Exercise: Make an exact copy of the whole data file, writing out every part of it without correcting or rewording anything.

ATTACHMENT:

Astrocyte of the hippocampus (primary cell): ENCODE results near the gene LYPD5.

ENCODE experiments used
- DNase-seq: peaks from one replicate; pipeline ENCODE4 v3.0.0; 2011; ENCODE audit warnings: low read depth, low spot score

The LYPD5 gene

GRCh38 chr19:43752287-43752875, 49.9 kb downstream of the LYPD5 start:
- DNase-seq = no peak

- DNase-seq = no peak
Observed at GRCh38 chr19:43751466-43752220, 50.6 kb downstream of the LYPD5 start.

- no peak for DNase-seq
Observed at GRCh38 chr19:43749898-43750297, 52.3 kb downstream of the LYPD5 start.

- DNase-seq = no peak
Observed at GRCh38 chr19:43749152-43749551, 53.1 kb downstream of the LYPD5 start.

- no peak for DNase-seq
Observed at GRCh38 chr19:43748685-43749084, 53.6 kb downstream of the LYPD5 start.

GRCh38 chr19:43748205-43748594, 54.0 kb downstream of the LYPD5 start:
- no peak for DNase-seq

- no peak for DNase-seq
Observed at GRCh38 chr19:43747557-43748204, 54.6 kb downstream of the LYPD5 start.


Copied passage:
Astrocyte of the hippocampus (primary cell): ENCODE results near the gene LYPD5.

ENCODE experiments used
- DNase-seq: peaks from one replicate; pipeline ENCODE4 v3.0.0; 2011; ENCODE audit warnings: low read depth, low spot score

The LYPD5 gene

GRCh38 chr19:43752287-43752875, 49.9 kb downstream of the LYPD5 start:
- DNase-seq = no peak

- DNase-seq = no peak
Observed at GRCh38 chr19:43751466-43752220, 50.6 kb downstream of the LYPD5 start.

- no peak for DNase-seq
Observed at GRCh38 chr19:43749898-43750297, 52.3 kb downstream of the LYPD5 start.

- DNase-seq = no peak
Observed at GRCh38 chr19:43749152-43749551, 53.1 kb downstream of the LYPD5 start.

- no peak for DNase-seq
Observed at GRCh38 chr19:43748685-43749084, 53.6 kb downstream of the LYPD5 start.

GRCh38 chr19:43748205-43748594, 54.0 kb downstream of the LYPD5 start:
- no peak for DNase-seq

- no peak for DNase-seq
Observed at GRCh38 chr19:43747557-43748204, 54.6 kb downstream of the LYPD5 start.